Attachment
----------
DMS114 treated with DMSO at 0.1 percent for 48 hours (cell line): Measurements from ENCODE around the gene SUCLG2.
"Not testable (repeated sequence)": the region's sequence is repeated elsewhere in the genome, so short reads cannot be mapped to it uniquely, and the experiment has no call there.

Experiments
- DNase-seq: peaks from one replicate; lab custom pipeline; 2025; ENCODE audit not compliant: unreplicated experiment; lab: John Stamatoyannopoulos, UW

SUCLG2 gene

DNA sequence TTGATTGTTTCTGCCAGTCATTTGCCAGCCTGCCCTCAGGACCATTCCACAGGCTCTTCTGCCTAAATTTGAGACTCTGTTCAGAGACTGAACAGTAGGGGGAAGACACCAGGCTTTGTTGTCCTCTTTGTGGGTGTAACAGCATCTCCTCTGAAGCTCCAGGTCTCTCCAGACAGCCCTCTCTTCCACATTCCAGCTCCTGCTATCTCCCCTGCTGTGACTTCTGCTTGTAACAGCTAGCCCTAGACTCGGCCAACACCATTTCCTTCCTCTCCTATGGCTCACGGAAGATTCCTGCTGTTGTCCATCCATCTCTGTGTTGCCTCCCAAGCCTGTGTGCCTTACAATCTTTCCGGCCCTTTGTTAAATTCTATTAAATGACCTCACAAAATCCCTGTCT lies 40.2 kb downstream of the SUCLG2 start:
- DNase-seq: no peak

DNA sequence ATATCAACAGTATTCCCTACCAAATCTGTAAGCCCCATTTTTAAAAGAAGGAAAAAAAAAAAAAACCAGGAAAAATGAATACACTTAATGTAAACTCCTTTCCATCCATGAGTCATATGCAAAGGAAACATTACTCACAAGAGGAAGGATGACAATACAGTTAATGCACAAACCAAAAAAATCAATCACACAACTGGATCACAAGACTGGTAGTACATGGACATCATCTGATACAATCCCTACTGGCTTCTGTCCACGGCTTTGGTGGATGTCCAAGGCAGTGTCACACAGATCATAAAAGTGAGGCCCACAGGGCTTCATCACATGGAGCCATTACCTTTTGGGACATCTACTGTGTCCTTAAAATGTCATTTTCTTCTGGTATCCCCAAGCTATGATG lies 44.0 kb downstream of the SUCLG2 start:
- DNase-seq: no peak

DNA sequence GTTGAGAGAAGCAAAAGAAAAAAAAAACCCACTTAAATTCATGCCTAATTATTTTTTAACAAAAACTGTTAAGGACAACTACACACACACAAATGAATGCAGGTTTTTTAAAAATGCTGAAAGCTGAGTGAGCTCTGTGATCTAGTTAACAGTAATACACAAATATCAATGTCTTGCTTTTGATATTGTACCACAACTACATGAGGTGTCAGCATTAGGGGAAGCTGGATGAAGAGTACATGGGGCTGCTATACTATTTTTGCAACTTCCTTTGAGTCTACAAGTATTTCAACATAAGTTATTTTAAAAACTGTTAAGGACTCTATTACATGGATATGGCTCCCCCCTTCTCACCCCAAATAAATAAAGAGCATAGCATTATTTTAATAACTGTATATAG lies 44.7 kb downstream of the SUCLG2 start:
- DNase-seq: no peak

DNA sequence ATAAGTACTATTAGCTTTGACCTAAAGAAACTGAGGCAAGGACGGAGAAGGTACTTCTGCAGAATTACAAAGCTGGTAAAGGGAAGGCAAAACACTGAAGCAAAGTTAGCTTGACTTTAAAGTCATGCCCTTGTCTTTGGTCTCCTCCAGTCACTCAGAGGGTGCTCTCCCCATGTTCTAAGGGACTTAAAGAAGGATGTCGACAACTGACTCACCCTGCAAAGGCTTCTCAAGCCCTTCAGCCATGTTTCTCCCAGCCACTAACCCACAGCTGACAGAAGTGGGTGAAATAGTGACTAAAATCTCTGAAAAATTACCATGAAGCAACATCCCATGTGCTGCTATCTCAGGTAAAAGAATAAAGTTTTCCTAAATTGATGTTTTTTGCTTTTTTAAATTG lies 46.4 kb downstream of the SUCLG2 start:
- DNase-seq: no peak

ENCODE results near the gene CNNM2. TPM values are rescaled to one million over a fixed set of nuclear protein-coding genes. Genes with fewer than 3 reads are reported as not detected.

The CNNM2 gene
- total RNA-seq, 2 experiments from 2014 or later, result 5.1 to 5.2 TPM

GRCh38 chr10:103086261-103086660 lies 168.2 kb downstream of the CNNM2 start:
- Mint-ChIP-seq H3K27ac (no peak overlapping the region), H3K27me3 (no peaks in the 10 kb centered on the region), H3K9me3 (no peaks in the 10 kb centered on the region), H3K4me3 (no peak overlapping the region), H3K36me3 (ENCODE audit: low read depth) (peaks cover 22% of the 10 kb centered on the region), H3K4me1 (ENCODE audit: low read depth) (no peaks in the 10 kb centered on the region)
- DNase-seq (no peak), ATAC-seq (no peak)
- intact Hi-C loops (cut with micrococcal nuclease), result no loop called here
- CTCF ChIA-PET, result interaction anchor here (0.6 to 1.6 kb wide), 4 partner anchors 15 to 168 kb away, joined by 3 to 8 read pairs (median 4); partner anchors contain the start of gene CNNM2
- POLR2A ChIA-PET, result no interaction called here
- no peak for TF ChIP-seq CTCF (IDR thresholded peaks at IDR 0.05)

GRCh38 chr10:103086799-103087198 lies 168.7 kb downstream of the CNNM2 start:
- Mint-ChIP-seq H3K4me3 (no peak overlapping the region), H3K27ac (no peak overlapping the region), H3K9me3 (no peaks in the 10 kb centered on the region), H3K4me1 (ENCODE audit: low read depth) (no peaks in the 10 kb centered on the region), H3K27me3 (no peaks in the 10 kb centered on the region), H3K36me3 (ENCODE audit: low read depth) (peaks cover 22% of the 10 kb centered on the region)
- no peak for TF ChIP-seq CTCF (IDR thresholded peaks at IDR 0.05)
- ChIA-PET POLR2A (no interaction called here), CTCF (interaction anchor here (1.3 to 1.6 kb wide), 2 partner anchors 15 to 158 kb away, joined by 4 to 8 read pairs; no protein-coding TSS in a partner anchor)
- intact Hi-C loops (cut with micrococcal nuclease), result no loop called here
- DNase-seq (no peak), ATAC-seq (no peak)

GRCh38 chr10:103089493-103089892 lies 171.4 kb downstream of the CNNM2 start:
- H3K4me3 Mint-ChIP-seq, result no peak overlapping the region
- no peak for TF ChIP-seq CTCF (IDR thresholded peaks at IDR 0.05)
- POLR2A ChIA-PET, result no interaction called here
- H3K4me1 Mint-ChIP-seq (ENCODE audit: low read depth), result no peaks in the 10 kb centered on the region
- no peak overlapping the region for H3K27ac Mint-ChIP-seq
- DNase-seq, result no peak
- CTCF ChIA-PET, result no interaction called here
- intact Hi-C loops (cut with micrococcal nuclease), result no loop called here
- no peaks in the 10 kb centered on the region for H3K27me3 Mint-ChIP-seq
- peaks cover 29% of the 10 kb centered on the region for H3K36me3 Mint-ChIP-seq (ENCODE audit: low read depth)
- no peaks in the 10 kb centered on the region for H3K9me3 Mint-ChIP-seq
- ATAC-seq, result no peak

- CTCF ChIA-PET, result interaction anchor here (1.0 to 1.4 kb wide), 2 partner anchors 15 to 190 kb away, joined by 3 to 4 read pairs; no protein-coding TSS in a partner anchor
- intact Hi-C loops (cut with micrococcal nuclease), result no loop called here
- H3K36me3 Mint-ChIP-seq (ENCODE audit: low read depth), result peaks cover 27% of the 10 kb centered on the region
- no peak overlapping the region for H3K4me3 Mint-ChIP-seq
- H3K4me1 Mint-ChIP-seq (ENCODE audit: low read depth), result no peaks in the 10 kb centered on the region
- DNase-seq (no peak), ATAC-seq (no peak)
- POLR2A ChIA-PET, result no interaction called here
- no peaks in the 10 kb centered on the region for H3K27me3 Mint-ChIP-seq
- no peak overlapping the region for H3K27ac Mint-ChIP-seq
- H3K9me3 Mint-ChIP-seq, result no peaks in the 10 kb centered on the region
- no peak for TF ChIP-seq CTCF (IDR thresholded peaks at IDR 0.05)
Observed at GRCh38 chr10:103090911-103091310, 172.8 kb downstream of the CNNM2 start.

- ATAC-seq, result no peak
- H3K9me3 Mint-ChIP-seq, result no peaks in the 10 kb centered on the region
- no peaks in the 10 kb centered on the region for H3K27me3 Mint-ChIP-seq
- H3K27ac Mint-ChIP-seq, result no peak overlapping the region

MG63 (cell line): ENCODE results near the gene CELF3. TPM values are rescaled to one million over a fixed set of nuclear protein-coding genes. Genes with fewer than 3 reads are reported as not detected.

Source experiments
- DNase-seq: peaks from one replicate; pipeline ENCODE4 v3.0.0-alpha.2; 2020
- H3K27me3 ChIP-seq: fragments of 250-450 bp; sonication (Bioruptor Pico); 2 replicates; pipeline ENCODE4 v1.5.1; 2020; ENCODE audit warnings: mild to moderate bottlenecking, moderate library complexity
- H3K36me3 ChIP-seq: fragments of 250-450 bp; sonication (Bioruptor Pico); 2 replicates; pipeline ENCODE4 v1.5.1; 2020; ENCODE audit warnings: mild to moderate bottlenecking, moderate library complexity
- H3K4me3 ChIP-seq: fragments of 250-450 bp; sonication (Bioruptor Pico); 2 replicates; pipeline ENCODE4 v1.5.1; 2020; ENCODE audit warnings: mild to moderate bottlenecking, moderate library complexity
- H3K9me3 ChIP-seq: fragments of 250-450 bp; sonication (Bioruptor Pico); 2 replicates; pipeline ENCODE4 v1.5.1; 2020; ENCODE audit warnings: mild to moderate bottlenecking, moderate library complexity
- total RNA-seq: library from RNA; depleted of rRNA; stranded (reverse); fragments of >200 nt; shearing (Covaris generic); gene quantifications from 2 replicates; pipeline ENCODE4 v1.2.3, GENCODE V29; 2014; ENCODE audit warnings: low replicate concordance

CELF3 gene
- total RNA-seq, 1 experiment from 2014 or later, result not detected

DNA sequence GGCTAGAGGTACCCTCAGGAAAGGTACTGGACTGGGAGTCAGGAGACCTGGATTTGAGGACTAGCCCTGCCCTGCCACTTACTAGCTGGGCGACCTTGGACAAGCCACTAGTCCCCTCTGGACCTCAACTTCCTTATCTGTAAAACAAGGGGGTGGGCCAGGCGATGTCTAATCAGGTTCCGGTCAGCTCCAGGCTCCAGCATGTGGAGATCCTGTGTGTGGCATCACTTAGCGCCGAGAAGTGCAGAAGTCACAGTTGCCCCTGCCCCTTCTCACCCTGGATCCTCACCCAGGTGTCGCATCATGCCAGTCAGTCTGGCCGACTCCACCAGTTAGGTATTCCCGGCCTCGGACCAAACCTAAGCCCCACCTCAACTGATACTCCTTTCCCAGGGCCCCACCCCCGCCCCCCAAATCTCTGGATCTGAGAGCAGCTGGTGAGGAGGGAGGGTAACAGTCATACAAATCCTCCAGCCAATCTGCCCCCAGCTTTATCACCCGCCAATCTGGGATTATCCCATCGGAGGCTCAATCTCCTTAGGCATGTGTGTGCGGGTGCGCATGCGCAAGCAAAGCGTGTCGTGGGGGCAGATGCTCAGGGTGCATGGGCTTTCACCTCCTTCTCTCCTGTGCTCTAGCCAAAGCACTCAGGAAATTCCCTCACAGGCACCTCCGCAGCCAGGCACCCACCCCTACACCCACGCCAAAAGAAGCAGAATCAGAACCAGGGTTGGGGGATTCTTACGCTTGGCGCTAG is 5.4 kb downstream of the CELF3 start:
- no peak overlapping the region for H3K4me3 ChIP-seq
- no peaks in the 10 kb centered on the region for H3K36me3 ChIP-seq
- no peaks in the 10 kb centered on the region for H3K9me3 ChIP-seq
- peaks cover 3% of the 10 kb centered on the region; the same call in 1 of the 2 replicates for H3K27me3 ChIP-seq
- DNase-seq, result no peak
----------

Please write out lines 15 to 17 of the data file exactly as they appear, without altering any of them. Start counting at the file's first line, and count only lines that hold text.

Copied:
The CNNM2 gene
- total RNA-seq, 2 experiments from 2014 or later, result 5.1 to 5.2 TPM

GRCh38 chr10:103086261-103086660 lies 168.2 kb downstream of the CNNM2 start: